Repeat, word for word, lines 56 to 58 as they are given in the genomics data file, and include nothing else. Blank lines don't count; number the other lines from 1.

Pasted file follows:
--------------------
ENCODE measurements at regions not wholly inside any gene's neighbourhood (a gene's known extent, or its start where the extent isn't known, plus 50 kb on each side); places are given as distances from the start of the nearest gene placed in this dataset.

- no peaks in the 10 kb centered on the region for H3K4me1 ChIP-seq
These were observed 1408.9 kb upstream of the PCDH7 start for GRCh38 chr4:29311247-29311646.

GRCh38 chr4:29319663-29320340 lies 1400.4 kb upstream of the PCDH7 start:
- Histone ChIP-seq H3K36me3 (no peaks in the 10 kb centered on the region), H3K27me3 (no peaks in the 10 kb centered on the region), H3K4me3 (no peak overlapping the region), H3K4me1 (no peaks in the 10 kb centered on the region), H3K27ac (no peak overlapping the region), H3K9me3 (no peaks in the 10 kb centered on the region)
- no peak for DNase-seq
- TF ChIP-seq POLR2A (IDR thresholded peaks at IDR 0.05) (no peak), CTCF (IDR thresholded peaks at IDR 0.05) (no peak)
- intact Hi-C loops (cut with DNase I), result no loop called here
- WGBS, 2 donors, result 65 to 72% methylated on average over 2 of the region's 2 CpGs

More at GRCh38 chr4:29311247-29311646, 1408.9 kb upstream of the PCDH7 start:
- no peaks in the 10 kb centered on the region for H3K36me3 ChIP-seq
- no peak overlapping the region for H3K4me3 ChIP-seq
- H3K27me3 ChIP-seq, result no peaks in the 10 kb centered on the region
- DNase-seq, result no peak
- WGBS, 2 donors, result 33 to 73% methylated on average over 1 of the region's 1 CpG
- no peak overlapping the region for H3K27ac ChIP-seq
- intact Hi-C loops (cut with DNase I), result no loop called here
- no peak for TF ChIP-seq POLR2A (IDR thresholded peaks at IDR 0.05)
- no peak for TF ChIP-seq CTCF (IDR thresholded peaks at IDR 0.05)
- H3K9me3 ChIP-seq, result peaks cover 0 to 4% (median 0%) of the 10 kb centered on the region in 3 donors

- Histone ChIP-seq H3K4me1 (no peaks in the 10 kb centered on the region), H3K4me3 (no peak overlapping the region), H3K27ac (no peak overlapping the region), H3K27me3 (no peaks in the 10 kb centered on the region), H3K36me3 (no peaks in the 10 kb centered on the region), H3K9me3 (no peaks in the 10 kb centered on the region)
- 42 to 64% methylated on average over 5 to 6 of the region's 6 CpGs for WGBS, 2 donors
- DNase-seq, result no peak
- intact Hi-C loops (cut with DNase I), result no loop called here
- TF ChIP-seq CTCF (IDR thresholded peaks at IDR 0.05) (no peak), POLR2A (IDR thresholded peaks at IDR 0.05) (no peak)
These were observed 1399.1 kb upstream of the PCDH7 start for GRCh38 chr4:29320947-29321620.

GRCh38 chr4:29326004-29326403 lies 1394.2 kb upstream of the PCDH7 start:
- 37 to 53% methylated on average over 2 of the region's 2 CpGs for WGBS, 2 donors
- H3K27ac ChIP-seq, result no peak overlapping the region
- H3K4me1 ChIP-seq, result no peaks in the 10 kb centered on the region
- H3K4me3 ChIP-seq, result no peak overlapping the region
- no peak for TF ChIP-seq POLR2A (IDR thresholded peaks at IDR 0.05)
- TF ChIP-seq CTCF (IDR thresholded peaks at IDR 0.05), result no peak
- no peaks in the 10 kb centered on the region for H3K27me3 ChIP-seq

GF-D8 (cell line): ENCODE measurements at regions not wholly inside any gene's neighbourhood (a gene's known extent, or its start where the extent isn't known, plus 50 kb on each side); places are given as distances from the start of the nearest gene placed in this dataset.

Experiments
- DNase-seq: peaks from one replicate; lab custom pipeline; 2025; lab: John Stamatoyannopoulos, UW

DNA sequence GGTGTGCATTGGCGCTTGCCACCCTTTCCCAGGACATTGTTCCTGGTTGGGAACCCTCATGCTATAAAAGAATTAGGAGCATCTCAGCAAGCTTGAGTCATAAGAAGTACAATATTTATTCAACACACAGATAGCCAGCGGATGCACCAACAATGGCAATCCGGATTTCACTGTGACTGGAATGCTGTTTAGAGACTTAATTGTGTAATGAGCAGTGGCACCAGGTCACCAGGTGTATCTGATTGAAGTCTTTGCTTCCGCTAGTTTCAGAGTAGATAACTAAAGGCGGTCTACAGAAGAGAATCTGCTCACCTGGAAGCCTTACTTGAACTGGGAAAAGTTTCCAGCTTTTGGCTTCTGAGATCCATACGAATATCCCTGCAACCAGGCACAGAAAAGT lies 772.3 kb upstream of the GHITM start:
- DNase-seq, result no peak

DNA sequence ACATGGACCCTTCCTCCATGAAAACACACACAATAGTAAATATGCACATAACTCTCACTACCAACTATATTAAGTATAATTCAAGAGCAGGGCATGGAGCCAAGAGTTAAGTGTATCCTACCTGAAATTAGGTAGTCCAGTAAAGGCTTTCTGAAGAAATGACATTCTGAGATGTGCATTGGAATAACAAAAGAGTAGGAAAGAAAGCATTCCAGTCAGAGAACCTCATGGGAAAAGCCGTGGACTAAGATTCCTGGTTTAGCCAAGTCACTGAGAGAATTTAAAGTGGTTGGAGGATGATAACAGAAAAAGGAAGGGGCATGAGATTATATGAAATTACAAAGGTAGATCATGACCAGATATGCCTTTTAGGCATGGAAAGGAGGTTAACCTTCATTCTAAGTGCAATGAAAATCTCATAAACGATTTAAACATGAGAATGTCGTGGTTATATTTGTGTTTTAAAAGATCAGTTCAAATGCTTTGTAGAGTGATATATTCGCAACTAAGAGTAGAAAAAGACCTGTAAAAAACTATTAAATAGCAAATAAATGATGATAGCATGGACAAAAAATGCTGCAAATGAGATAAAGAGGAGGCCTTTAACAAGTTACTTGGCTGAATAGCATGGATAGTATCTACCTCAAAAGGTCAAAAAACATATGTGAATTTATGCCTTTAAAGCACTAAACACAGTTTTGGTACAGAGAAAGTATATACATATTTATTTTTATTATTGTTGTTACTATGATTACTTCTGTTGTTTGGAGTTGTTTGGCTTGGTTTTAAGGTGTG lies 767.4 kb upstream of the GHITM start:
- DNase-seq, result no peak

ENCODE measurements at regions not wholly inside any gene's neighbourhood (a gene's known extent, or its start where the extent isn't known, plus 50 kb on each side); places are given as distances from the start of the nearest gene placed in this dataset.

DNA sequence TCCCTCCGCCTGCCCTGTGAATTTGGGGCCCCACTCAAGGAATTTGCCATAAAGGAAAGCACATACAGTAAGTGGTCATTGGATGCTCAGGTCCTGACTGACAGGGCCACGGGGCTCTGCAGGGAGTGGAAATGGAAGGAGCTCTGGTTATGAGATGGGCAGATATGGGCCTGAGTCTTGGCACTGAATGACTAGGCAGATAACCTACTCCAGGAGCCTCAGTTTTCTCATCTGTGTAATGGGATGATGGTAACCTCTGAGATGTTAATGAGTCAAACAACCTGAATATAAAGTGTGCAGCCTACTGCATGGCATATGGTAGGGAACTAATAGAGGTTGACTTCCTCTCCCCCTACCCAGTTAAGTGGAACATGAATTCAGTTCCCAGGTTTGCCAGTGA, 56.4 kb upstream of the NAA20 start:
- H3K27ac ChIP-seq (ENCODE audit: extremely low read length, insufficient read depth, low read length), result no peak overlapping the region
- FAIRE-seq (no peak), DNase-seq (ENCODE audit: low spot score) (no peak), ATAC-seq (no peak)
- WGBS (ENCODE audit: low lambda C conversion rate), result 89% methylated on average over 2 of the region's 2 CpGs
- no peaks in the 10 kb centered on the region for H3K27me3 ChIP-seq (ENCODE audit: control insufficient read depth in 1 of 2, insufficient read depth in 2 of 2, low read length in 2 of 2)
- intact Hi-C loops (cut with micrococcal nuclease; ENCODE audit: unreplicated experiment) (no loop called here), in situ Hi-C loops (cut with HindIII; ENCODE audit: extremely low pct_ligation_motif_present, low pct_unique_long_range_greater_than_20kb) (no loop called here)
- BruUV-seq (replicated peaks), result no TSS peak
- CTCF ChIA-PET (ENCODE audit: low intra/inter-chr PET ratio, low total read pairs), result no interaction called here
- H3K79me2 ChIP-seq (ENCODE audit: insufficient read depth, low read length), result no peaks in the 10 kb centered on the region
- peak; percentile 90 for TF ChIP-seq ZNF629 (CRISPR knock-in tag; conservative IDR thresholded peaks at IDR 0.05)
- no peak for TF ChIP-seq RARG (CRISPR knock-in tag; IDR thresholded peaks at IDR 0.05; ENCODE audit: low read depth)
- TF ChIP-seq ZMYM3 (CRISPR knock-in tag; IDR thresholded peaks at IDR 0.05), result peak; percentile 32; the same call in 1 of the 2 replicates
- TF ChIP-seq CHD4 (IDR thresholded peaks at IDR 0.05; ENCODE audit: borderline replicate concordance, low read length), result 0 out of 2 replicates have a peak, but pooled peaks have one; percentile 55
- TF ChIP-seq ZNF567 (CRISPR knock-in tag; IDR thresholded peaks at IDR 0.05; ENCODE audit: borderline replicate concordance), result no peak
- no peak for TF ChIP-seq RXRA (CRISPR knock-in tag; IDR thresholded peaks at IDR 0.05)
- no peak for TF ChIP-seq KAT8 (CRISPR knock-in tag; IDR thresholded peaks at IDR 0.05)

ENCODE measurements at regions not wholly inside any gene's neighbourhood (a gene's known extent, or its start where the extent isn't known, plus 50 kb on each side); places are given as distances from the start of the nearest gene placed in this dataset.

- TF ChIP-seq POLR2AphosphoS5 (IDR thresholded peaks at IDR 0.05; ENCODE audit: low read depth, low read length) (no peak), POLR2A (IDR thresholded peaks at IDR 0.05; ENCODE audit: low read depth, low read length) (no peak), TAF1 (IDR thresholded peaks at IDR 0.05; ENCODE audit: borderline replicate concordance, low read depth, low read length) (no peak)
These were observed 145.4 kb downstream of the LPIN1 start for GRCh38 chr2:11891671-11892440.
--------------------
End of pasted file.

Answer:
- TF ChIP-seq ZNF567 (CRISPR knock-in tag; IDR thresholded peaks at IDR 0.05; ENCODE audit: borderline replicate concordance), result no peak
- no peak for TF ChIP-seq RXRA (CRISPR knock-in tag; IDR thresholded peaks at IDR 0.05)
- no peak for TF ChIP-seq KAT8 (CRISPR knock-in tag; IDR thresholded peaks at IDR 0.05)